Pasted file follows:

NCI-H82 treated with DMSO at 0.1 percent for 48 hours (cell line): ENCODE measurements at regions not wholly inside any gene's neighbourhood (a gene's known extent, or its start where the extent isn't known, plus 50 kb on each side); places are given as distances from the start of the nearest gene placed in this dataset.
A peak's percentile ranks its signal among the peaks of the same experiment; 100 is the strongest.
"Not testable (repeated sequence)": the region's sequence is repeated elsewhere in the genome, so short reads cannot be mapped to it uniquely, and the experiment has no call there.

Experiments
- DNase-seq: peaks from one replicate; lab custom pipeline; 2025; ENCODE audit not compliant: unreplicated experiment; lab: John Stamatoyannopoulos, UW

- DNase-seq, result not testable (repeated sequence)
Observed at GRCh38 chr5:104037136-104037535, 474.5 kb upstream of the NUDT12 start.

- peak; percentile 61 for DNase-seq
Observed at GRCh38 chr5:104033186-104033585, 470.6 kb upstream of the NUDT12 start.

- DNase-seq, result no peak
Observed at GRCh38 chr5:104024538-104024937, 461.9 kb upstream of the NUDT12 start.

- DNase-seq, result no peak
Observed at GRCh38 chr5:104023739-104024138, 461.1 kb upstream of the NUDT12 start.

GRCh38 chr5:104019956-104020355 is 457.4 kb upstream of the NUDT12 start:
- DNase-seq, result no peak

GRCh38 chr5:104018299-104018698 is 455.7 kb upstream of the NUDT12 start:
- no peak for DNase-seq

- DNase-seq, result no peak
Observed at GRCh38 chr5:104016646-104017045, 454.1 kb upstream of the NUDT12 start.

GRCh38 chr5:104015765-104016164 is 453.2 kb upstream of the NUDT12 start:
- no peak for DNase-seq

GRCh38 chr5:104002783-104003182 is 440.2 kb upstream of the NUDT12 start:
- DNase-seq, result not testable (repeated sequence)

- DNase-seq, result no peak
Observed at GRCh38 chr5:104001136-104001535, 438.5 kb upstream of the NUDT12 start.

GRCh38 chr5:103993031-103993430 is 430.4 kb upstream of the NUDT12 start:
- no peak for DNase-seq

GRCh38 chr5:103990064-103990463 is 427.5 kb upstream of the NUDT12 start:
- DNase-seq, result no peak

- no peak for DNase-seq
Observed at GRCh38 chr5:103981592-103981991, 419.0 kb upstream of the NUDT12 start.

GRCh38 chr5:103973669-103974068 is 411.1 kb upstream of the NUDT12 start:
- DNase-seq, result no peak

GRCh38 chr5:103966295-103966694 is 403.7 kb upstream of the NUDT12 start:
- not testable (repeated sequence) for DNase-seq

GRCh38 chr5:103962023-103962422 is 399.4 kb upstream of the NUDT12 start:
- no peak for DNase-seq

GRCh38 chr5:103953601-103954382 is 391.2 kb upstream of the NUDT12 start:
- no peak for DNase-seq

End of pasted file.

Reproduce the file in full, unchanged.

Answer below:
NCI-H82 treated with DMSO at 0.1 percent for 48 hours (cell line): ENCODE measurements at regions not wholly inside any gene's neighbourhood (a gene's known extent, or its start where the extent isn't known, plus 50 kb on each side); places are given as distances from the start of the nearest gene placed in this dataset.
A peak's percentile ranks its signal among the peaks of the same experiment; 100 is the strongest.
"Not testable (repeated sequence)": the region's sequence is repeated elsewhere in the genome, so short reads cannot be mapped to it uniquely, and the experiment has no call there.

Experiments
- DNase-seq: peaks from one replicate; lab custom pipeline; 2025; ENCODE audit not compliant: unreplicated experiment; lab: John Stamatoyannopoulos, UW

- DNase-seq, result not testable (repeated sequence)
Observed at GRCh38 chr5:104037136-104037535, 474.5 kb upstream of the NUDT12 start.

- peak; percentile 61 for DNase-seq
Observed at GRCh38 chr5:104033186-104033585, 470.6 kb upstream of the NUDT12 start.

- DNase-seq, result no peak
Observed at GRCh38 chr5:104024538-104024937, 461.9 kb upstream of the NUDT12 start.

- DNase-seq, result no peak
Observed at GRCh38 chr5:104023739-104024138, 461.1 kb upstream of the NUDT12 start.

GRCh38 chr5:104019956-104020355 is 457.4 kb upstream of the NUDT12 start:
- DNase-seq, result no peak

GRCh38 chr5:104018299-104018698 is 455.7 kb upstream of the NUDT12 start:
- no peak for DNase-seq

- DNase-seq, result no peak
Observed at GRCh38 chr5:104016646-104017045, 454.1 kb upstream of the NUDT12 start.

GRCh38 chr5:104015765-104016164 is 453.2 kb upstream of the NUDT12 start:
- no peak for DNase-seq

GRCh38 chr5:104002783-104003182 is 440.2 kb upstream of the NUDT12 start:
- DNase-seq, result not testable (repeated sequence)

- DNase-seq, result no peak
Observed at GRCh38 chr5:104001136-104001535, 438.5 kb upstream of the NUDT12 start.

GRCh38 chr5:103993031-103993430 is 430.4 kb upstream of the NUDT12 start:
- no peak for DNase-seq

GRCh38 chr5:103990064-103990463 is 427.5 kb upstream of the NUDT12 start:
- DNase-seq, result no peak

- no peak for DNase-seq
Observed at GRCh38 chr5:103981592-103981991, 419.0 kb upstream of the NUDT12 start.

GRCh38 chr5:103973669-103974068 is 411.1 kb upstream of the NUDT12 start:
- DNase-seq, result no peak

GRCh38 chr5:103966295-103966694 is 403.7 kb upstream of the NUDT12 start:
- not testable (repeated sequence) for DNase-seq

GRCh38 chr5:103962023-103962422 is 399.4 kb upstream of the NUDT12 start:
- no peak for DNase-seq

GRCh38 chr5:103953601-103954382 is 391.2 kb upstream of the NUDT12 start:
- no peak for DNase-seq